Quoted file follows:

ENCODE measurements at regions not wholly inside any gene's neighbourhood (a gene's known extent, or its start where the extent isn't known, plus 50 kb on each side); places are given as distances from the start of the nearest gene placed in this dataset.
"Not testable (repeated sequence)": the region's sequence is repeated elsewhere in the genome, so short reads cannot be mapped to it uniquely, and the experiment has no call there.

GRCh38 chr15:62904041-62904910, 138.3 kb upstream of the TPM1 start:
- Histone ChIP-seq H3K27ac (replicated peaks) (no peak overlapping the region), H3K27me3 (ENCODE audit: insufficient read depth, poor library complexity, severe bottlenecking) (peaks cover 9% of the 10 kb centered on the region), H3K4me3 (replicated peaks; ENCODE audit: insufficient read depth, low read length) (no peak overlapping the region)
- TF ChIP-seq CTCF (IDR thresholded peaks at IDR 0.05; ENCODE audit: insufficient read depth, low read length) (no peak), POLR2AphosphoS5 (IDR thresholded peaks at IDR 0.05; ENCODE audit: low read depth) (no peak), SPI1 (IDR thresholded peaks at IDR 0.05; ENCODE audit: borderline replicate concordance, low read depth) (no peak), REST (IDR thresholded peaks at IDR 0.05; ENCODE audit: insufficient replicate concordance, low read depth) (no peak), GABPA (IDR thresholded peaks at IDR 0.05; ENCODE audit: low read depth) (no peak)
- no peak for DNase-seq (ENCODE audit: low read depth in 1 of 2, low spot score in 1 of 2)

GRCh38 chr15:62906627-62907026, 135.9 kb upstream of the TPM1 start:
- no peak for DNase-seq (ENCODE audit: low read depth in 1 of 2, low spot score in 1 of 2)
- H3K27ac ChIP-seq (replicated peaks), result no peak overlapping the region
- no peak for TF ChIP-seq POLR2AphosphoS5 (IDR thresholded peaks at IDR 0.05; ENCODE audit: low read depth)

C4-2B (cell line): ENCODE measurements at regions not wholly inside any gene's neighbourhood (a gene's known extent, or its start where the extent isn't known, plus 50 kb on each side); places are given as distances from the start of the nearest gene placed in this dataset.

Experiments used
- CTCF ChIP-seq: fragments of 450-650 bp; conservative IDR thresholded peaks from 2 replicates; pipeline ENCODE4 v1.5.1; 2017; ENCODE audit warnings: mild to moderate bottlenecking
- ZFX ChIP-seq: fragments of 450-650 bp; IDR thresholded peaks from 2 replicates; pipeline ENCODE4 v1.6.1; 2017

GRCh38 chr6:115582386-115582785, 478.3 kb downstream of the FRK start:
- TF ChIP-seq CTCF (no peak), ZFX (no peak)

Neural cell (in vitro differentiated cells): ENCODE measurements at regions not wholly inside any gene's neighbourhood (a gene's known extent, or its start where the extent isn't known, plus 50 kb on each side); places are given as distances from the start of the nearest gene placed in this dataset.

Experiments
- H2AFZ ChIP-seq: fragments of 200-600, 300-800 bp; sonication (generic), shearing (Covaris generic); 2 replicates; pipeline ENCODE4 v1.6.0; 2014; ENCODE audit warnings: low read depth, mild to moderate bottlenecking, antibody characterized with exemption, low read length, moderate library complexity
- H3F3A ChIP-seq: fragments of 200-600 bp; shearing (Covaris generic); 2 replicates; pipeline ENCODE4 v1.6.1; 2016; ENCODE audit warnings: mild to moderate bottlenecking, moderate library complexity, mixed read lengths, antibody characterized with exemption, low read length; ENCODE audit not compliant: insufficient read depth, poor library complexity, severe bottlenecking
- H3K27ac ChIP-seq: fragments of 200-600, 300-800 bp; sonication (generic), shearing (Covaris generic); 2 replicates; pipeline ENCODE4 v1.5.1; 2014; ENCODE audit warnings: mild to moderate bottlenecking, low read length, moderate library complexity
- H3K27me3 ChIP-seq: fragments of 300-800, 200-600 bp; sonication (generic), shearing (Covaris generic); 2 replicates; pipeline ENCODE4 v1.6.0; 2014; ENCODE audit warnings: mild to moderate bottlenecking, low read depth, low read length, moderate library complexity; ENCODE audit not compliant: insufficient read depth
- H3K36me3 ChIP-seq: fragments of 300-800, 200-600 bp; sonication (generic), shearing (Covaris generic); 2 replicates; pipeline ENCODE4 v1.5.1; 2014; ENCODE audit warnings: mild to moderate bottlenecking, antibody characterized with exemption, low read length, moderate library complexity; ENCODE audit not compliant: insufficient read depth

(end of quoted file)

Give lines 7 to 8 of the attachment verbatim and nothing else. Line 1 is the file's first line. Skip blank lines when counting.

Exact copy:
GRCh38 chr15:62906627-62907026, 135.9 kb upstream of the TPM1 start:
- no peak for DNase-seq (ENCODE audit: low read depth in 1 of 2, low spot score in 1 of 2)